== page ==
National "World no Tobacco Day" launched in Tamale
Tamale, May 31, GNA - Professor Agyeman Badu Akosa, Director General of the Ghana Health Service has appealed to health professionals to give maximum support to campaign for no smoking campaign in public places. They should also educate their clients against tobacco consumption and how to quit smoking, he said, adding: "Tobacco contains more than 4,000 highly toxic chemicals of which 250 are known to be carcinogenic."
He said: "You need to do this because tobacco is now the second major cause of death in the world and it is currently responsible for the death of one in 10 adults worldwide and about five million deaths each year."
Prof. Akosa made the appeal at the launch of the national "World No Tobacco Day" in Tamale on Tuesday.
He mentioned carbon monoxide, arsenic, ammonia, acetic acid, acetone and phenol, which are very dangerous to human life as some of the toxic materials released from a lighted cigarette.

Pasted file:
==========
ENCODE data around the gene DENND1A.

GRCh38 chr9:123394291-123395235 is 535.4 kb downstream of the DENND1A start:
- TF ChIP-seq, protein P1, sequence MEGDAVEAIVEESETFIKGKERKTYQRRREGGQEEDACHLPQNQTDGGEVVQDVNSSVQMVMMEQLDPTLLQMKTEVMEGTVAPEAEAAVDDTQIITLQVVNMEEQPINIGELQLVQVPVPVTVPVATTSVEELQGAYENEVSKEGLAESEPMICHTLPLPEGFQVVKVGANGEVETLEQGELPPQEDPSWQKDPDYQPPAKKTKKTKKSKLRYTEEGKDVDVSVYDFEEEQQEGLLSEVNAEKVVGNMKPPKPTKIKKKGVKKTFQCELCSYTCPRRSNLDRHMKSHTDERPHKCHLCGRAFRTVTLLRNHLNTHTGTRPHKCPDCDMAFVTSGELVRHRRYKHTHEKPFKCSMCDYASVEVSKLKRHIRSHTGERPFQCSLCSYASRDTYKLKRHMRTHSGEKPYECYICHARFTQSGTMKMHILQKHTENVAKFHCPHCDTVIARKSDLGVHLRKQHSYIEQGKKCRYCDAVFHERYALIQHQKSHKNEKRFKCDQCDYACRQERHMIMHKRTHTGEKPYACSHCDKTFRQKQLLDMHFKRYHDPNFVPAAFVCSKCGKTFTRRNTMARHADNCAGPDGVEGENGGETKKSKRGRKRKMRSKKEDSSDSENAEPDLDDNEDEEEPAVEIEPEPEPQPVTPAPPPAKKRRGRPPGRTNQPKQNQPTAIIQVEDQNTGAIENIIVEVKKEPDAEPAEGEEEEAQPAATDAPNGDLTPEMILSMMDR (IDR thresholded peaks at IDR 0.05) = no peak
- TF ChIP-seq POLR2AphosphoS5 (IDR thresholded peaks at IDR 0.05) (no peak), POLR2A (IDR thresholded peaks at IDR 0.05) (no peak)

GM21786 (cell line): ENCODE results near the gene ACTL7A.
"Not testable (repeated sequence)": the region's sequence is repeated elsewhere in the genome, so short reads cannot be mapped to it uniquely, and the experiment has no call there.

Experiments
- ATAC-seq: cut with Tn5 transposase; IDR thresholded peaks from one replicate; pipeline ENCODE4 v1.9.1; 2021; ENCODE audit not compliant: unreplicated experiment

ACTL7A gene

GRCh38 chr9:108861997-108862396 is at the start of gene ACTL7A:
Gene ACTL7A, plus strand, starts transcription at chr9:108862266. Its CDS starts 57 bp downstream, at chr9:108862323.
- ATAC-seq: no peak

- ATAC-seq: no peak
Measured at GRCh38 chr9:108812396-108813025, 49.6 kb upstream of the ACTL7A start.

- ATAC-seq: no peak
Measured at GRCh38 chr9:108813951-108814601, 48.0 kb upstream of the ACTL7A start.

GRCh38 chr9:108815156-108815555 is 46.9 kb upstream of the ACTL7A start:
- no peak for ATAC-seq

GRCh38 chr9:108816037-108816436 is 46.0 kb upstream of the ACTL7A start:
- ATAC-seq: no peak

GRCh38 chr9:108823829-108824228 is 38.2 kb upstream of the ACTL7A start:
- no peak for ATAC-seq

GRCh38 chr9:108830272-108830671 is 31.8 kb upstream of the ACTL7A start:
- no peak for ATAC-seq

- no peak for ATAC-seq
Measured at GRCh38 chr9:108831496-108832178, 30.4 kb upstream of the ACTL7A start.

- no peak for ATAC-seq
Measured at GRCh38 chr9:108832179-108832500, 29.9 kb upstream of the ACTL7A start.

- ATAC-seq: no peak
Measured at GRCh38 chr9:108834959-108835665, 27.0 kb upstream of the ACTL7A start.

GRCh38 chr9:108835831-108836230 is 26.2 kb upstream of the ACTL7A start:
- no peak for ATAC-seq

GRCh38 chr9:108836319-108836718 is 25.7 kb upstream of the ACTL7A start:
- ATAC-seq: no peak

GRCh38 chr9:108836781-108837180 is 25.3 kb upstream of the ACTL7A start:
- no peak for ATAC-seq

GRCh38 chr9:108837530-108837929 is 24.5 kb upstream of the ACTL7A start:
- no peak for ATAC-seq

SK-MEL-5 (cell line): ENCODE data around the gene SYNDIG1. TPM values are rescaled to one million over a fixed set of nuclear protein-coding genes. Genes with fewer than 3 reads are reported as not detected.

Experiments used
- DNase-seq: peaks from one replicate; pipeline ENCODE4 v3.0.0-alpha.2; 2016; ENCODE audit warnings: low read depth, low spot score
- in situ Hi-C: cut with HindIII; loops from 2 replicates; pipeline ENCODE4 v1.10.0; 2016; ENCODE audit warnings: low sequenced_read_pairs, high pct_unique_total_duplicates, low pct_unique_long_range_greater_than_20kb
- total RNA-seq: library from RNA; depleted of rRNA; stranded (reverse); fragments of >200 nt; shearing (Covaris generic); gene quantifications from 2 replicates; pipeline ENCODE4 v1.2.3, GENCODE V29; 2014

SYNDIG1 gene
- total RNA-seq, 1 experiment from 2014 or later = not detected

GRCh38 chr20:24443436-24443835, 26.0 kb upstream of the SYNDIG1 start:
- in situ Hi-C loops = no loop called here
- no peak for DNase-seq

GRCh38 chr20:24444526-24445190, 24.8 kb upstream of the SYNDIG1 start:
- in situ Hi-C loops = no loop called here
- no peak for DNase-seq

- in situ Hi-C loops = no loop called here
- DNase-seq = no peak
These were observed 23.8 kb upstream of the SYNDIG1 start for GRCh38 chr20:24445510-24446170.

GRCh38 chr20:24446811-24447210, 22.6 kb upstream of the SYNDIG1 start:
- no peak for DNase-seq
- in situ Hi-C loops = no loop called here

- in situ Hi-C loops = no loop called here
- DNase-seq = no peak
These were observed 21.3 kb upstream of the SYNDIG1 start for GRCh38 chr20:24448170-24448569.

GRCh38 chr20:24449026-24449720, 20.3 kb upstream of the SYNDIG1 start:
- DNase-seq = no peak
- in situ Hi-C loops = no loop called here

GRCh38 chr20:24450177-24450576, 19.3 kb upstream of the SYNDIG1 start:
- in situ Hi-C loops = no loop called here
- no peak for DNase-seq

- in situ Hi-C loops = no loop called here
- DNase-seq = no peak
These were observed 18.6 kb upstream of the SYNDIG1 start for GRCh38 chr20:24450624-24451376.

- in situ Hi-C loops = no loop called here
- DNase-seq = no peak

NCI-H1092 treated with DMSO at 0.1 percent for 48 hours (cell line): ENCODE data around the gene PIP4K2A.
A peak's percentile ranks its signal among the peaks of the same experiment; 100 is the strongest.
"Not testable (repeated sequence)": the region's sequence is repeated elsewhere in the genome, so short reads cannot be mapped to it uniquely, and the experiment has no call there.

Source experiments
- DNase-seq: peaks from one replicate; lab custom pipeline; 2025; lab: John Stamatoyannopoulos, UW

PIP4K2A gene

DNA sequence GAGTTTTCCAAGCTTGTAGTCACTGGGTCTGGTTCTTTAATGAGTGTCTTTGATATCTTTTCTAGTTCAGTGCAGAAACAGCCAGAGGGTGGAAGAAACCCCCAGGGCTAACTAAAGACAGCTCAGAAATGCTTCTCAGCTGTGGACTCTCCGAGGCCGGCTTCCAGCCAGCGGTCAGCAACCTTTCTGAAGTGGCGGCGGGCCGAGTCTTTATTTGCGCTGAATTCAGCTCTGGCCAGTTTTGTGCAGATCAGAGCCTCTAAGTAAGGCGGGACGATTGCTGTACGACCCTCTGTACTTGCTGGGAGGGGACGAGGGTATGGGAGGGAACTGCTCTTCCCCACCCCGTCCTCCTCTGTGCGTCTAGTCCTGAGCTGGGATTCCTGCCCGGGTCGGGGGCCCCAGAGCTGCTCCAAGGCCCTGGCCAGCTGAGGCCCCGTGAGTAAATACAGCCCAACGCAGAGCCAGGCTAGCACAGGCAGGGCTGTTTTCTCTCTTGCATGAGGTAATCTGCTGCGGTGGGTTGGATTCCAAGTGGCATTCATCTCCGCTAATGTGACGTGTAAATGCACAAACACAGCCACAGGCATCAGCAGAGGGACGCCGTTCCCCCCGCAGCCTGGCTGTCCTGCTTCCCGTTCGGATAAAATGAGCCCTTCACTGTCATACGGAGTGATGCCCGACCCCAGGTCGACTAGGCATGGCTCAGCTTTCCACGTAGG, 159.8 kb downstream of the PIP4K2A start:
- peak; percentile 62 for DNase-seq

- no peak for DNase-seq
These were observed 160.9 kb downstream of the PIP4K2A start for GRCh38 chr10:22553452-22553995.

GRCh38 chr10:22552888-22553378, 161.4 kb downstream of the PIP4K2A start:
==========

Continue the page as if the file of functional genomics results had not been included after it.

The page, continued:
He said about 10 million people would die of tobacco related diseases each year by 2025 and half of the 650 million people who smoke would be killed if the current smoking pattern continued.
Prof. Akosa noted the devastating economic costs of tobacco use and said tobacco had a high public health cost as well and was the fourth most common risk factor for diseases worldwide.
He said tobacco had the tendency of killing people at the height of their productive stage, thereby depriving families of breadwinners and nations of a healthy workforce.
"Tobacco users are also less productive while they are alive due to increased sickness," he said, adding: "Tobacco and poverty are inextricably linked since poorest households spend 10 per cent of their incomes on the commodity."
Prof. Akosa therefore, urged health professionals especially doctors, to be role models by contributing to tobacco control and counselling patients to quit smoke.
He also called on them to provide smoking cessation treatment and speak out publicly against smoking, as well as lobby for comprehensive public policies to control tobacco use.